A witness told Amnesty International:
“Presidential guards shot in the air as young people were arriving near the state television building where they were blocked and dispersed. As they were leaving the area, groups of young men met another security forces unit which opened fire and fatally shot one of them in the head. His family buried him the following day.’’ Six other young men were injured during the incident.
As the result of attacks and clashes, at least 240,000 people have been displaced within the country since mid-December, according to humanitarian organizations. The situation puts affected populations in deplorable humanitarian conditions. Amnesty International documented the scale of the displacements in Bangassou, which was attacked by the CPC on 3 January 2021, prompting fear and panic among the population.
On 3 January, the situation was terrible. There was fire, scenes of looting, gunfire, explosion noises ... The whole city emptied, 80% of the population crossed the river to reach the city of Ndu in Democratic Republic of the Congo … People were unable to go to the fields or go fishing, … They lost their cattle which were systematically stolen (by armed groups).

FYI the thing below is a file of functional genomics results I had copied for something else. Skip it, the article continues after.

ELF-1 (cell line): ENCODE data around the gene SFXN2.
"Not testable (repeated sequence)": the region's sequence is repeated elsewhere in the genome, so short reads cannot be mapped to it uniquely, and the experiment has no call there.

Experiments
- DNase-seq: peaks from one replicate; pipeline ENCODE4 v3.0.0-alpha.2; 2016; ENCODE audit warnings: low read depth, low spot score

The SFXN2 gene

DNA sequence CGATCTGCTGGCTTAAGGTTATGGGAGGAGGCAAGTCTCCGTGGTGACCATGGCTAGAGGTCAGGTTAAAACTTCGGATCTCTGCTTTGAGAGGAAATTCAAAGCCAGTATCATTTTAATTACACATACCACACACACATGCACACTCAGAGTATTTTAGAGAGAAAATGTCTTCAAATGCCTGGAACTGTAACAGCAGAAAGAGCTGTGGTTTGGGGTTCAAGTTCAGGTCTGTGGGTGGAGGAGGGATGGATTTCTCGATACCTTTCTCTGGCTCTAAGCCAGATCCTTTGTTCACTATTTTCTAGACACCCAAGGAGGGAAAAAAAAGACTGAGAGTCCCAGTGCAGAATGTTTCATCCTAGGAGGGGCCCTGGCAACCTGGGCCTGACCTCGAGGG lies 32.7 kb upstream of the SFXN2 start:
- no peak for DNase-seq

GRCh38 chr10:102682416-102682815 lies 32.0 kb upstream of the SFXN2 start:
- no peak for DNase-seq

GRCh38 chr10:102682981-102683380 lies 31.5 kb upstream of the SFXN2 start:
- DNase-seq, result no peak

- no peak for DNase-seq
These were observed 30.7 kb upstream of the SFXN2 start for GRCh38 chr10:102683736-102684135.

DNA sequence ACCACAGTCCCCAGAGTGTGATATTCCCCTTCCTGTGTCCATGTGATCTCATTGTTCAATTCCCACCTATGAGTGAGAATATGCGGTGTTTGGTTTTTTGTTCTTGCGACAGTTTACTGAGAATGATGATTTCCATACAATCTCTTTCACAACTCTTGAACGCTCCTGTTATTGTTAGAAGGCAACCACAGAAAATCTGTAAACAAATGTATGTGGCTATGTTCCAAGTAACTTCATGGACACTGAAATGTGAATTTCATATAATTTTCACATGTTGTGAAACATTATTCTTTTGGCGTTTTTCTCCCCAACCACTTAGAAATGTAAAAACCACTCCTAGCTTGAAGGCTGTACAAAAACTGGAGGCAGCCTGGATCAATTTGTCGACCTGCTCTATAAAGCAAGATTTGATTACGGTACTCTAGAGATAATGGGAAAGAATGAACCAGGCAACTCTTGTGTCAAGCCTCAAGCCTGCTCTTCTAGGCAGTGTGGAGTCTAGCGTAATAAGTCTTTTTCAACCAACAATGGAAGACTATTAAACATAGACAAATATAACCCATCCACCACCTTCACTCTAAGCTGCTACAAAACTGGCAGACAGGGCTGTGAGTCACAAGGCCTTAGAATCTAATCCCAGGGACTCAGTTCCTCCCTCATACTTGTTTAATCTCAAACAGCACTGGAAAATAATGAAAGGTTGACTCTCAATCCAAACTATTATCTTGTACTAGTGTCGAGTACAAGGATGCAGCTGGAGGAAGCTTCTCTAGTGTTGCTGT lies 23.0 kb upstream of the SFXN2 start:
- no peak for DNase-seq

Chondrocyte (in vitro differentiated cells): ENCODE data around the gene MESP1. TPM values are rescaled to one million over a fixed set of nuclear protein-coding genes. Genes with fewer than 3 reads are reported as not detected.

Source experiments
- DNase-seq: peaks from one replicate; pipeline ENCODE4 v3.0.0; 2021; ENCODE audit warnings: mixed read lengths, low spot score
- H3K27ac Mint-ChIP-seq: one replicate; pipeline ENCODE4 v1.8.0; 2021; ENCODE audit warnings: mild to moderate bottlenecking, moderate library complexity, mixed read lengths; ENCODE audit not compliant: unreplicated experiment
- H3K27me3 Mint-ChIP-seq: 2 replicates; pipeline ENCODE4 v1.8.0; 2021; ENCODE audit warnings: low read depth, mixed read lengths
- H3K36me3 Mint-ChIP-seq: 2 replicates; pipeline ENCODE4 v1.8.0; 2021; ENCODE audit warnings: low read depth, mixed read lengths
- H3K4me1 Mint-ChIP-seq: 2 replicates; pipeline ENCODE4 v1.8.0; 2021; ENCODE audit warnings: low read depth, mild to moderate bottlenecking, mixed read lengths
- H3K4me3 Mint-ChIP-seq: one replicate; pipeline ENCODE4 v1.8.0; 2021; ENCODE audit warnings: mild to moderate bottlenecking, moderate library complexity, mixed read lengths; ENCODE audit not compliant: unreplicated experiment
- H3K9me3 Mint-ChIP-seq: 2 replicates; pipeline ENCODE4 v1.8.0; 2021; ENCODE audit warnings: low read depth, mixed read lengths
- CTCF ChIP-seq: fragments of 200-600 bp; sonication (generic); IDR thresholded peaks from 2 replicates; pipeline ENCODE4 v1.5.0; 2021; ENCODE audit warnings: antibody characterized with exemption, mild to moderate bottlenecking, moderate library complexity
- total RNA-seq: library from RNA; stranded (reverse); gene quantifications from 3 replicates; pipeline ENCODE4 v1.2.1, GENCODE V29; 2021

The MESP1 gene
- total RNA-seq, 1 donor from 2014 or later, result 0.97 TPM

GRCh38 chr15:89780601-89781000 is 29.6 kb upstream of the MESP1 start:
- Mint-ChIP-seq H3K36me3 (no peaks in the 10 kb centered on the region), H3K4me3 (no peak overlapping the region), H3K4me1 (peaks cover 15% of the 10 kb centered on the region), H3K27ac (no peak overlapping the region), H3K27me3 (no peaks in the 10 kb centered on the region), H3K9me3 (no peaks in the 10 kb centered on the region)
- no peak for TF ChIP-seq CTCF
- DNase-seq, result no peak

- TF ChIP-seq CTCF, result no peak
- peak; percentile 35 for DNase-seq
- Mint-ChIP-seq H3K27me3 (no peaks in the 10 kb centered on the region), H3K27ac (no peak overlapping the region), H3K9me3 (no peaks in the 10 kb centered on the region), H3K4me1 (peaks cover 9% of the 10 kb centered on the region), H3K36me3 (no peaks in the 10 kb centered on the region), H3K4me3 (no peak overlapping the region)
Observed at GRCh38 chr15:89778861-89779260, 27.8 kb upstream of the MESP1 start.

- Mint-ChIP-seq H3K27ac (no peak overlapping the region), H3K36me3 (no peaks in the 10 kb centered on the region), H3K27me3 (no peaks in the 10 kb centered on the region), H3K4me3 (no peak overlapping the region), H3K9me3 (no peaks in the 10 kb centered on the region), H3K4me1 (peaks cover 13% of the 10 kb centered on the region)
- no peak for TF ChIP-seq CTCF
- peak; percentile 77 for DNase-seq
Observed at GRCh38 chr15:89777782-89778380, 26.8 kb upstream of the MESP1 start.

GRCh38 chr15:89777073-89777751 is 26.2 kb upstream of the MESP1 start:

Satellite imagery of Bangassou from 4 January 2021, analyzed and verified by Amnesty International experts, shows the central market appeared emptier than usual, possibly due to the looting and attacks on 3 January.
The imagery also shows a large number of people and across the Mbomou river in the country, and new shelters set up to host people in the other side of the river in DR Congo. These persons were waiting to cross the river, corroborating reports of important displacements of people.
On 11 January 2021, UNHCR confirmed that at least 15,000 people arrived in the village of Ndu, following attacks in the towns of Damara and Bangassou on 2 and 3 January.
Disruption by armed groups on main food supply roads
Some people told Amnesty International of the ongoing difficulties they face in accessing food and humanitarian aid, which are mostly imported by trucks from Cameroon. CPC members deliberately carried out attacks on truck drivers in order to block the passage of food supplies.